Portrayal of Real-World Conflicts

Another issue we hear about is the conflict between Russia and Ukraine.

For historical background, in 2014, Russia seized the Crimean peninsula, which had been under the authority of Ukraine since the Soviet Union broke up.

Our initial pass at the map simply ignored this; Crimea was part of the eastern Ukraine region and we considered the conflict there beneath the scale of the simulation. I changed my mind and later added it as a separate region and assigned it to Russia. Ukraine has a “claim” on it, meaning it can be returned to Ukrainian control, either peacefully or by force. Crimea is on the smaller side for what we consider a region in Terra Invicta, but we decided the conflict there merited its addition. Since, we’ve heard from Ukrainians and other interested parties about how Crimea is colored wrong and should be shown as part of Ukraine.

A similar issue arises with the Taiwan Strait conflict and the disputed territorial claims there. Terra Invicta attempts to reflect the real-world situation: the People’s Republic of China controls the mainland and has a claim on the Taiwan region. The region begins the game under the control of the Republic of China. We created a whole new mechanic during development to represent the situation there – the Republic of China’s legitimacy is not recognized by the mainland, and it operates in a restricted environment in its foreign relations to reflect its lack of formal recognition by most governments. Other new nations can form around the world via this mechanism – from Quebec to Catalonia to the Republic of California – so it’s a mechanic that enriches the overall simulation.

The common thread between Crimea and Taiwan is that starting territorial control in Terra Invicta was designed with an eye toward portraying the “de facto” situation in the world, not the “de jure” one – the world as it is, not as one nation, some group of nations, or the U.N. have legally determined things should be.

The way I frame it to myself is this: If aliens actually did invade Earth today, what government would the military in a given region take orders from? And ultimately, Terra Invicta’s starting condition is just that, a start — the geopolitical makeup of the world will change based on player and alien activity.

But that doesn’t mean every conflict has made it in. Disputes over Cyprus, Kosovo, the Falkland Islands, Aksai Chin, and the Western Sahara didn’t fit well and are not specifically represented. The competing claims over Arunachal Pradesh are only broadly included.

And maybe all that’s unfair – after all, we have a region for Northern Ireland, a relatively small area that’s been the source of a great deal of conflict in my lifetime. I’m aware that as a Westerner and American I may place too much emphasis on, well, the West and America, so I do have to question whether the calls that I make are rooted in some kind of bias.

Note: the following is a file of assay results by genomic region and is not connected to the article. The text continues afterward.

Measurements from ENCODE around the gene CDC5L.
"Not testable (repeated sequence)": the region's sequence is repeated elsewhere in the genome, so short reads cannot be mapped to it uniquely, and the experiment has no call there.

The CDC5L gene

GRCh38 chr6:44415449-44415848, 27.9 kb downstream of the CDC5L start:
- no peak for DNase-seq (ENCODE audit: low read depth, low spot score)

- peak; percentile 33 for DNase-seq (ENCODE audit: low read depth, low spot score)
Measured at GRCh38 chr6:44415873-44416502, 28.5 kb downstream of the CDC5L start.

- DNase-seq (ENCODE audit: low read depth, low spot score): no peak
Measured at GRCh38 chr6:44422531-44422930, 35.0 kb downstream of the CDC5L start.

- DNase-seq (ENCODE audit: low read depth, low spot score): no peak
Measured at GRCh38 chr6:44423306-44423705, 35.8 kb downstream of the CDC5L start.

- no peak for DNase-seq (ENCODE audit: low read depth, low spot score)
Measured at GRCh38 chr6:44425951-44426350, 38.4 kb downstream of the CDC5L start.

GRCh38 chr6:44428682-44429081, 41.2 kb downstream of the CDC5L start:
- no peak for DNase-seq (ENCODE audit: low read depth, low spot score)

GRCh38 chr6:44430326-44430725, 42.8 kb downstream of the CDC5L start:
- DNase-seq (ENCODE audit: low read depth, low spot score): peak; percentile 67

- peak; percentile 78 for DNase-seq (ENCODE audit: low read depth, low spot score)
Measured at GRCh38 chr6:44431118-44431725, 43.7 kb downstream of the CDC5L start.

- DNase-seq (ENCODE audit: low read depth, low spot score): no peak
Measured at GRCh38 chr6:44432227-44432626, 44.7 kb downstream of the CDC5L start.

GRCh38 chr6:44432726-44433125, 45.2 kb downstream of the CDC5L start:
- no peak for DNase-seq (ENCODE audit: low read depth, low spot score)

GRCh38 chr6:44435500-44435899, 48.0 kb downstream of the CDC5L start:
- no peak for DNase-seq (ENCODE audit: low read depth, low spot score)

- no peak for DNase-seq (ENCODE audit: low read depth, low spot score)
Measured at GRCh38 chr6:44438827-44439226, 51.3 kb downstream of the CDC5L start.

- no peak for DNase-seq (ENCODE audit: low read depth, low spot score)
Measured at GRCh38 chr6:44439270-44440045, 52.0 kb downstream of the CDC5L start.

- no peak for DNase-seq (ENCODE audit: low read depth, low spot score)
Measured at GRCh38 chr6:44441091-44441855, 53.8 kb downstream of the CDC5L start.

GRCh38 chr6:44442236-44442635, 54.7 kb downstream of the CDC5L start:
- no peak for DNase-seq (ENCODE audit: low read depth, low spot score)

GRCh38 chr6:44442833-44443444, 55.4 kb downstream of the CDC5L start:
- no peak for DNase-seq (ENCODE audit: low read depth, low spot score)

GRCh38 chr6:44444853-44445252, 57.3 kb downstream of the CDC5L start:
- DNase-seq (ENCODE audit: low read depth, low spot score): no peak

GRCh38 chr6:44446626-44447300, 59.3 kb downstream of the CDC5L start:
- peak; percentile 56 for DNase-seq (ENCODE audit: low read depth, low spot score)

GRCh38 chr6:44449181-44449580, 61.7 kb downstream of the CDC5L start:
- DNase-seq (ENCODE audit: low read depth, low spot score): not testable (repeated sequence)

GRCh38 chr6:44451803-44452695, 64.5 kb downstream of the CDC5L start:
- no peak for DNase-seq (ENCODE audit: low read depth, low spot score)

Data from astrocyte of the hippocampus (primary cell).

And while we haven't heard from anyone about it that I'm aware of, the one that’s given me the most trouble is the portrayal of Israel and Palestine, the source of so much conflict throughout the Middle East and beyond. As of today, Palestine isn’t on the map as a separate region; it would be tiny if it was. Israel already has an “overflow triangle” in the Med because of its small size. We’d need another for Palestine – we’ve in fact created it in our art files but turned it off in our current Beta builds, because it’s just really messy to look at and manipulate. (Lebanon, too, is just merged into Syria, further oversimplifying things, because it’s also so darn small). Israel is shown as in control of that territory as part of Israel’s sole region. The conflict is instead portrayed as Israel having a high inequality, high unrest, and low cohesion. While they have a meaningful impact on Israel’s economy and research production, they are just numbers, and not as satisfying to someone looking for a deeper portrayal of the geopolitics there based in the geography.

Anyhow, please know with many of these issues we’re looking at them and thinking about them, and we may yet make changes within the bounds I’ve outlined above. Between our artist and me, it’s a several hours work to add a region and nation to the map, and of course many hours observing play and receiving feedback to see its impact on the broader campaign.

(Not to the space travel and combat DDs yet, but they will happen)
Rathalos
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Re: Terra Invicta Dev Diary #16: Tough choices, and not-so-tough ones

Post by Rathalos »

Yay, the dev diaries are back!

I think one of the biggest downsides of the merges is that you lose a defining feature of regions. Having a more unified balkan region for example is like having a United States that isn't the major economic and scientific power on the planet. Both of those examples are a deviation from how you would expect the world to function.

I think the considerations of performance and map cluttering are enough of a reason by themselves to make the choices that were made, but I wanted to touch specifically on:
But it’s also hard to make them count individually in a game that covers the Solar System out beyond Pluto, but together they comprise a more interesting locale for the factions to fight over.
Is it a problem if they don't count individually? I guess that would just make them regions that have less value, but as a result also have factions not compete over them fiercely. I think that's the most realistic outcome you'd expect from this whole scenario, Just like how competition over China will dwarf competition over Finland.